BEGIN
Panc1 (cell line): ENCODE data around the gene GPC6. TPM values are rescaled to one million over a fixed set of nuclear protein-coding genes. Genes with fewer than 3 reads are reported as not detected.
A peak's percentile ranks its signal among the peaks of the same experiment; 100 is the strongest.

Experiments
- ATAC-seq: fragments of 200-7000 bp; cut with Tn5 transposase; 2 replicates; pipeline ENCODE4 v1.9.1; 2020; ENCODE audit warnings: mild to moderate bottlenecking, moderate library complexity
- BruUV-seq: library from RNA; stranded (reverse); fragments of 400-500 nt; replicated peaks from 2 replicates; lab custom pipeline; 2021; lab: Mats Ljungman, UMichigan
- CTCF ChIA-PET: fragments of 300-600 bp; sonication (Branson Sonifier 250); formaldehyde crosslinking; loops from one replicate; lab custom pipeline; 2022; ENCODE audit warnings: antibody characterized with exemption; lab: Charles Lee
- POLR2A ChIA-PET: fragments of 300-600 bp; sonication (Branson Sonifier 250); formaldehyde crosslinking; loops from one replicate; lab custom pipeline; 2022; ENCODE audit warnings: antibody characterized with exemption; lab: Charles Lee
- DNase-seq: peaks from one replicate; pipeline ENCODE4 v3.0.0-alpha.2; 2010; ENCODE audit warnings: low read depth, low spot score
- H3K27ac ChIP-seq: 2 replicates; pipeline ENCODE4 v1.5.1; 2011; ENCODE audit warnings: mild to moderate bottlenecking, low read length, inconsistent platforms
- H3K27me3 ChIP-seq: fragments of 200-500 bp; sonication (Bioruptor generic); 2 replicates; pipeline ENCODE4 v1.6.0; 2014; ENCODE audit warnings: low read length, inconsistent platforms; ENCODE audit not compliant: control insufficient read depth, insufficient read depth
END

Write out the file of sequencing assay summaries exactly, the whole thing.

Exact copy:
Panc1 (cell line): ENCODE data around the gene GPC6. TPM values are rescaled to one million over a fixed set of nuclear protein-coding genes. Genes with fewer than 3 reads are reported as not detected.
A peak's percentile ranks its signal among the peaks of the same experiment; 100 is the strongest.

Experiments
- ATAC-seq: fragments of 200-7000 bp; cut with Tn5 transposase; 2 replicates; pipeline ENCODE4 v1.9.1; 2020; ENCODE audit warnings: mild to moderate bottlenecking, moderate library complexity
- BruUV-seq: library from RNA; stranded (reverse); fragments of 400-500 nt; replicated peaks from 2 replicates; lab custom pipeline; 2021; lab: Mats Ljungman, UMichigan
- CTCF ChIA-PET: fragments of 300-600 bp; sonication (Branson Sonifier 250); formaldehyde crosslinking; loops from one replicate; lab custom pipeline; 2022; ENCODE audit warnings: antibody characterized with exemption; lab: Charles Lee
- POLR2A ChIA-PET: fragments of 300-600 bp; sonication (Branson Sonifier 250); formaldehyde crosslinking; loops from one replicate; lab custom pipeline; 2022; ENCODE audit warnings: antibody characterized with exemption; lab: Charles Lee
- DNase-seq: peaks from one replicate; pipeline ENCODE4 v3.0.0-alpha.2; 2010; ENCODE audit warnings: low read depth, low spot score
- H3K27ac ChIP-seq: 2 replicates; pipeline ENCODE4 v1.5.1; 2011; ENCODE audit warnings: mild to moderate bottlenecking, low read length, inconsistent platforms
- H3K27me3 ChIP-seq: fragments of 200-500 bp; sonication (Bioruptor generic); 2 replicates; pipeline ENCODE4 v1.6.0; 2014; ENCODE audit warnings: low read length, inconsistent platforms; ENCODE audit not compliant: control insufficient read depth, insufficient read depth